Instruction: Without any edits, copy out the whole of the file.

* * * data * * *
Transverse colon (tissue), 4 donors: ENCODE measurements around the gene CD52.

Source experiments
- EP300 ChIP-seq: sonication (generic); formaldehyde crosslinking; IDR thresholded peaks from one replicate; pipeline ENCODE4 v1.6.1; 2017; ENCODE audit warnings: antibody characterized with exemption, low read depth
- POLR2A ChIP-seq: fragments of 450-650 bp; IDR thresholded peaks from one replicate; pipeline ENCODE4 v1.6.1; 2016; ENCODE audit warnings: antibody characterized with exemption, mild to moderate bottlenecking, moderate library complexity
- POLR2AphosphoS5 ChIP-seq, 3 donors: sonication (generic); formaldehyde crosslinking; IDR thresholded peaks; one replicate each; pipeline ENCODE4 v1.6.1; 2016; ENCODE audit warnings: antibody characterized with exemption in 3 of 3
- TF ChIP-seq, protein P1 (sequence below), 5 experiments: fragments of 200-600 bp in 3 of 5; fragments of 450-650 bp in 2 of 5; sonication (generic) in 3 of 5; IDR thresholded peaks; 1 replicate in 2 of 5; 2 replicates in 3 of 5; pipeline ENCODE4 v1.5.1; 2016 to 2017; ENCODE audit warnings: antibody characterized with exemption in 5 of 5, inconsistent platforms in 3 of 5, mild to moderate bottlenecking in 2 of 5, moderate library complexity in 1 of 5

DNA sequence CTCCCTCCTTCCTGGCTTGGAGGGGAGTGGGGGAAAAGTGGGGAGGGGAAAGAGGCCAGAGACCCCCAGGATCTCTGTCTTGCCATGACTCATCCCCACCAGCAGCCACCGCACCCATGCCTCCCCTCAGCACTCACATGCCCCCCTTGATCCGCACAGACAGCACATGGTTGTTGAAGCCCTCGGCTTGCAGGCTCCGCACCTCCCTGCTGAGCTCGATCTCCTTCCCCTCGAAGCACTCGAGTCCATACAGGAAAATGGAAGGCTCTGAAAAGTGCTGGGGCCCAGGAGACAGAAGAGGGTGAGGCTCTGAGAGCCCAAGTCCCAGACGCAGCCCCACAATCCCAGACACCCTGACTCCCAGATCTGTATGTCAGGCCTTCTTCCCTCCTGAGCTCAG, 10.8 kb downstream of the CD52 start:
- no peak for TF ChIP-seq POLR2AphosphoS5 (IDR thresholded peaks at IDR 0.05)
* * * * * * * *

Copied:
Transverse colon (tissue), 4 donors: ENCODE measurements around the gene CD52.

Source experiments
- EP300 ChIP-seq: sonication (generic); formaldehyde crosslinking; IDR thresholded peaks from one replicate; pipeline ENCODE4 v1.6.1; 2017; ENCODE audit warnings: antibody characterized with exemption, low read depth
- POLR2A ChIP-seq: fragments of 450-650 bp; IDR thresholded peaks from one replicate; pipeline ENCODE4 v1.6.1; 2016; ENCODE audit warnings: antibody characterized with exemption, mild to moderate bottlenecking, moderate library complexity
- POLR2AphosphoS5 ChIP-seq, 3 donors: sonication (generic); formaldehyde crosslinking; IDR thresholded peaks; one replicate each; pipeline ENCODE4 v1.6.1; 2016; ENCODE audit warnings: antibody characterized with exemption in 3 of 3
- TF ChIP-seq, protein P1 (sequence below), 5 experiments: fragments of 200-600 bp in 3 of 5; fragments of 450-650 bp in 2 of 5; sonication (generic) in 3 of 5; IDR thresholded peaks; 1 replicate in 2 of 5; 2 replicates in 3 of 5; pipeline ENCODE4 v1.5.1; 2016 to 2017; ENCODE audit warnings: antibody characterized with exemption in 5 of 5, inconsistent platforms in 3 of 5, mild to moderate bottlenecking in 2 of 5, moderate library complexity in 1 of 5

DNA sequence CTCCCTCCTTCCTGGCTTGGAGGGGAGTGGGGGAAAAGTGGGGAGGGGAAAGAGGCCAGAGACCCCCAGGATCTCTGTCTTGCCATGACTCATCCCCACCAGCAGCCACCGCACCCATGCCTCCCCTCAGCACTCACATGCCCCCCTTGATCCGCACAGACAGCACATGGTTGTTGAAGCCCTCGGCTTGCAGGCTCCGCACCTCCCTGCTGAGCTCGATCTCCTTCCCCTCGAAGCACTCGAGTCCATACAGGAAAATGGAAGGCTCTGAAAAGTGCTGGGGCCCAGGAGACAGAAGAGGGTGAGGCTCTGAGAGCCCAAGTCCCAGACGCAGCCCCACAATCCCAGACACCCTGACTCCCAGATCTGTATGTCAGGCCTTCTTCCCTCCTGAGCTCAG, 10.8 kb downstream of the CD52 start:
- no peak for TF ChIP-seq POLR2AphosphoS5 (IDR thresholded peaks at IDR 0.05)